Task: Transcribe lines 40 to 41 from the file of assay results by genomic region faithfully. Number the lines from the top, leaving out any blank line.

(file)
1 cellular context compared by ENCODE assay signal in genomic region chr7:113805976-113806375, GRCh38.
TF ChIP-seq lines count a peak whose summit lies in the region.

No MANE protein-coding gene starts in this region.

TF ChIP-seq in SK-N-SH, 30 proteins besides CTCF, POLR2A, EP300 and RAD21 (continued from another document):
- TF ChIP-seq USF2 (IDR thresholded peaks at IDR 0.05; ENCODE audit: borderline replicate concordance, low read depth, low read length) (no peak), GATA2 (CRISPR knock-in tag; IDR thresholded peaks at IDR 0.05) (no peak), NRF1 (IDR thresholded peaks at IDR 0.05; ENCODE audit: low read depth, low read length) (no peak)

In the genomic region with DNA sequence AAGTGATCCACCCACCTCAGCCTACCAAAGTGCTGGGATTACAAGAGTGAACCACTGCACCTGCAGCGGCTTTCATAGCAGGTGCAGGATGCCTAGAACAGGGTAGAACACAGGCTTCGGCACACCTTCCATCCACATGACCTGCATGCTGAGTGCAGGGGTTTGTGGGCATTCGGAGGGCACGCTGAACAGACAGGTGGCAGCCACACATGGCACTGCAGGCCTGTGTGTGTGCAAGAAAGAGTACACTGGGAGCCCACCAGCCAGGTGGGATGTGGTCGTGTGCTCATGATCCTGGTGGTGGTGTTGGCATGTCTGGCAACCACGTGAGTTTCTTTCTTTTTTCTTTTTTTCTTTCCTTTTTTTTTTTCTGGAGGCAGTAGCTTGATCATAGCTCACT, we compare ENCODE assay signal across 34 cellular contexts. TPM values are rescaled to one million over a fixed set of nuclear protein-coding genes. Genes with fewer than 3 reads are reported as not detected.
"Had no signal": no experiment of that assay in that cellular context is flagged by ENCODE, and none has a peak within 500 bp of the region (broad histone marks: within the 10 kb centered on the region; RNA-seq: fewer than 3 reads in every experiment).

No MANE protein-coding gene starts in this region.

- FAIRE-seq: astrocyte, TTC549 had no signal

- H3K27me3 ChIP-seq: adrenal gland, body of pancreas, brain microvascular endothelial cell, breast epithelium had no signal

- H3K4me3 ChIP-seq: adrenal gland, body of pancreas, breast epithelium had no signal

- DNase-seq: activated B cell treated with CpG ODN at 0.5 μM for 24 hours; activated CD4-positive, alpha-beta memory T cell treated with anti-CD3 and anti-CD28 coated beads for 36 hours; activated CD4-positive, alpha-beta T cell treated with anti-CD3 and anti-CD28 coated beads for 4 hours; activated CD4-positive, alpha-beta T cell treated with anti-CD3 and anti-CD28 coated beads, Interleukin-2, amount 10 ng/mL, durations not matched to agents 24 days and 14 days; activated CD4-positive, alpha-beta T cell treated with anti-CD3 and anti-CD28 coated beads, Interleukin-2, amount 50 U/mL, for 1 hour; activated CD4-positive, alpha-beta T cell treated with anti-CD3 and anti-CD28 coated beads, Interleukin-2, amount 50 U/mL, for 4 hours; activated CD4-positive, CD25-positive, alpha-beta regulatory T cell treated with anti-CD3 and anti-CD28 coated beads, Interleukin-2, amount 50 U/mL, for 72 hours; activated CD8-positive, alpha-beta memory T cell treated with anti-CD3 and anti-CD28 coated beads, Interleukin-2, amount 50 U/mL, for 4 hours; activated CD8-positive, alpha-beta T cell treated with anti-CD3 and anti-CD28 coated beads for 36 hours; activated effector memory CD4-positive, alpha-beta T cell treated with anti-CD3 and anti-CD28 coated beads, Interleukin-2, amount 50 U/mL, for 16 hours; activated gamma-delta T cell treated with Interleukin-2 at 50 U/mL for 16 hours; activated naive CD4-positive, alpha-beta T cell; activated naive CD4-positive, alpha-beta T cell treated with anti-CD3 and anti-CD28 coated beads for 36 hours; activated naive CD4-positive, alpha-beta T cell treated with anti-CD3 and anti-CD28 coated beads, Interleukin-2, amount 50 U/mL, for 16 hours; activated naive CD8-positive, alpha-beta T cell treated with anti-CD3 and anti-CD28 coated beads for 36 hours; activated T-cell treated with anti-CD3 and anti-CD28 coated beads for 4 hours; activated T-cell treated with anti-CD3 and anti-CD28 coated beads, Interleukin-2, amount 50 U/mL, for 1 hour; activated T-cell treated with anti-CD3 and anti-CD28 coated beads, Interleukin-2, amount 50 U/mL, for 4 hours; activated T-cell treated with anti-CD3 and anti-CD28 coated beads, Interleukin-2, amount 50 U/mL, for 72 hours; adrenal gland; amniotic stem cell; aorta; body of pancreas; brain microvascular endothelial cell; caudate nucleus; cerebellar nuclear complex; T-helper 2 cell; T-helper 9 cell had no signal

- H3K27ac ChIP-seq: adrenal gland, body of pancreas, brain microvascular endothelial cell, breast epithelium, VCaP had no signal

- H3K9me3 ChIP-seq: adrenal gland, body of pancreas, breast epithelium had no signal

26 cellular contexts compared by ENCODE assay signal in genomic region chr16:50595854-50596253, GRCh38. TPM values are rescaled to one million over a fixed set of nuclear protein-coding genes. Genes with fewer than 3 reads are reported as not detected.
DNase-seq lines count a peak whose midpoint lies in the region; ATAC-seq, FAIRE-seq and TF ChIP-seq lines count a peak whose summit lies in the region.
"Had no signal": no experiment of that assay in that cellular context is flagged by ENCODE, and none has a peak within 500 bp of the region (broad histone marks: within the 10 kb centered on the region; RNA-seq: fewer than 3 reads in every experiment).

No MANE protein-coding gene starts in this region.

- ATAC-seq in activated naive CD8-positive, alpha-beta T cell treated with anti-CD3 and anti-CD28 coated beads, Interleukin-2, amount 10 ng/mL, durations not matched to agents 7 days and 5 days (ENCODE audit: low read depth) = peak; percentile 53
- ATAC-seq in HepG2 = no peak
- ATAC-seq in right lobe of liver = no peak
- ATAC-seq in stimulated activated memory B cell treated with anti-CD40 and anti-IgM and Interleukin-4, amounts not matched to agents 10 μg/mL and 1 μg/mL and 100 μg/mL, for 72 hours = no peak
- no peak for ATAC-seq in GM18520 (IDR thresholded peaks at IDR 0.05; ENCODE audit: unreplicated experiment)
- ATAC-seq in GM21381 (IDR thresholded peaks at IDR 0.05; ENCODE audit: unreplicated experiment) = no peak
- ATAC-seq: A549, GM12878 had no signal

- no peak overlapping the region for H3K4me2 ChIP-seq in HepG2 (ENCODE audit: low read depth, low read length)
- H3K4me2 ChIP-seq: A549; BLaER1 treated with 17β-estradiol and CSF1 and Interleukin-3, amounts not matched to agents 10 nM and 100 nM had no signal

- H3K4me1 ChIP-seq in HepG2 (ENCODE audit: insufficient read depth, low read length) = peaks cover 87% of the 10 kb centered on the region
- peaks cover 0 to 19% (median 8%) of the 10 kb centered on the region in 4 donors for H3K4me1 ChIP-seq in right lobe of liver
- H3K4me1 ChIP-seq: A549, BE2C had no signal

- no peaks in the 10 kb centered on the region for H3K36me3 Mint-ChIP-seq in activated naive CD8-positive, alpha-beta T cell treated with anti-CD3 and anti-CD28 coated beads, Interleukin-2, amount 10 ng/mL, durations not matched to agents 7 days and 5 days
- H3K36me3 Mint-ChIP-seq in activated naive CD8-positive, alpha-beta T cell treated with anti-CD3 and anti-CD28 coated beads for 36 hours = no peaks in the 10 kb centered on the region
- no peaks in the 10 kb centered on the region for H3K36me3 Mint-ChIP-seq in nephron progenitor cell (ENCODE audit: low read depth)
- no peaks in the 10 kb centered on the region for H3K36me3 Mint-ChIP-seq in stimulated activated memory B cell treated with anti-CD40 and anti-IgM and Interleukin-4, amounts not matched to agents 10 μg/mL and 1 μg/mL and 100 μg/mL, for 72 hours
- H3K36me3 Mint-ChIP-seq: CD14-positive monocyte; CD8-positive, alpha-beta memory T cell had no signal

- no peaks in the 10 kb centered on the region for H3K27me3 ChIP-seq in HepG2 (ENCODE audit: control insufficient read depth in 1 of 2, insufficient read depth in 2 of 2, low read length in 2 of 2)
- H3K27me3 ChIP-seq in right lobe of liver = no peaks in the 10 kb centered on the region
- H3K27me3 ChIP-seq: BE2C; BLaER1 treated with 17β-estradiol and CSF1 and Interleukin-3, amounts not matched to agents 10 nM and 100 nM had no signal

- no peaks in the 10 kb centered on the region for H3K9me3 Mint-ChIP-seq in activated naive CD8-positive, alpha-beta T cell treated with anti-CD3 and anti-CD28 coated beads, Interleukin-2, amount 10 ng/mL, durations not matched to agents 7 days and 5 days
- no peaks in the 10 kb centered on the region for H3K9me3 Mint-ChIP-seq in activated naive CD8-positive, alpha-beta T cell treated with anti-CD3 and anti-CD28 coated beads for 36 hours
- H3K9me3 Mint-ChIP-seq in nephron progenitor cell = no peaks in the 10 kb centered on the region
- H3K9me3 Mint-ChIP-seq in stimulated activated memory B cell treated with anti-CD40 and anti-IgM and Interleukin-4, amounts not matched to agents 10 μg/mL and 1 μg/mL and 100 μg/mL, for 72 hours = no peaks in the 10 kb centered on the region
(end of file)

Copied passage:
- no peaks in the 10 kb centered on the region for H3K9me3 Mint-ChIP-seq in activated naive CD8-positive, alpha-beta T cell treated with anti-CD3 and anti-CD28 coated beads for 36 hours
- H3K9me3 Mint-ChIP-seq in nephron progenitor cell = no peaks in the 10 kb centered on the region